A bill to strengthen U.S. sanctions on North Korea is expected to get a House vote as soon as next week, and it will receive broad bipartisan support, House Minority Leader Nancy Pelosi told reporters Thursday. “It has been in the works for a while,” the California Democrat said, explaining that the bill is timely but not a direct response to North Korea bragging this week about a successful hydrogen bomb test.
Pelosi said the initial analysis shows North Korea overstated the nature of the test, but that it's still a matter of great concern and a violation of longstanding United Nations Security Council resolutions.
The House bill is "ready to go" and could receive a vote the week of Jan. 11, Pelosi said. Because the bill has strong bipartisan support, she said it may be voted under an expedited procedure known as suspension of the rules, which requires a two-thirds majority for passage.
Speaker Paul D. Ryan confirmed the House will vote on North Korea sanctions, and House Majority Leader Kevin McCarthy said in a statement that the new sanctions would keep North Korea from gaining access to hard currency, as well as take steps to "block and seize assets related to nuclear proliferation, illicit activities, and human rights violations."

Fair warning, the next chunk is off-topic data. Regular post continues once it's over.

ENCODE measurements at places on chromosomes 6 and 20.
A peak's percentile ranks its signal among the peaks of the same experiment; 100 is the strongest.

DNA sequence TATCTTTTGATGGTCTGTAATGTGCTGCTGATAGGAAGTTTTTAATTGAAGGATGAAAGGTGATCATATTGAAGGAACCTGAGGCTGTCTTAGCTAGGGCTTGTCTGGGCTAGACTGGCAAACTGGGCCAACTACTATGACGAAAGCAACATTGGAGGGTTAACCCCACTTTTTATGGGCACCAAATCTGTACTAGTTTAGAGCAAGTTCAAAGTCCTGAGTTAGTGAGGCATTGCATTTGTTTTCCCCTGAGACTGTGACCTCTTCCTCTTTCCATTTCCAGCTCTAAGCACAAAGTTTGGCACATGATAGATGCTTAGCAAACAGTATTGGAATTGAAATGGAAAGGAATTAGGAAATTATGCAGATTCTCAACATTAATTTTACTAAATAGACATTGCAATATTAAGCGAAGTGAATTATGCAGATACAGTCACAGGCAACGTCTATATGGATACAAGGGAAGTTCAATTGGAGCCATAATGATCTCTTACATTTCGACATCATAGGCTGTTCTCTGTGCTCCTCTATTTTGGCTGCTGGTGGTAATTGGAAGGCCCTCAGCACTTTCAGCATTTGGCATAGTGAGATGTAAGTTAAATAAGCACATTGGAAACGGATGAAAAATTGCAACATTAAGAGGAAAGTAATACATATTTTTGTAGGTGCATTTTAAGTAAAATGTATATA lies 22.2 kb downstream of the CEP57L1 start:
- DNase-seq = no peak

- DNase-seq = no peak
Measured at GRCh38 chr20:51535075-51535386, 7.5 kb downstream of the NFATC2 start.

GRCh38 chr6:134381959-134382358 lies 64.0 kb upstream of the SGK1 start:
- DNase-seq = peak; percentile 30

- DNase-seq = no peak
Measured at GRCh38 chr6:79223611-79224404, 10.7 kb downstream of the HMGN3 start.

McCarthy and Chairman of the House Foreign Affairs Committee Ed Royce, R-Calif., said the House will also consider legislation on Iran next week. That bill would prevent the administration from lifting sanctions on individuals or banks until determining that they "do not support terror, the Iranian Revolutionary Guard, Iran’s ballistic missile program, or its conventional weapons program."
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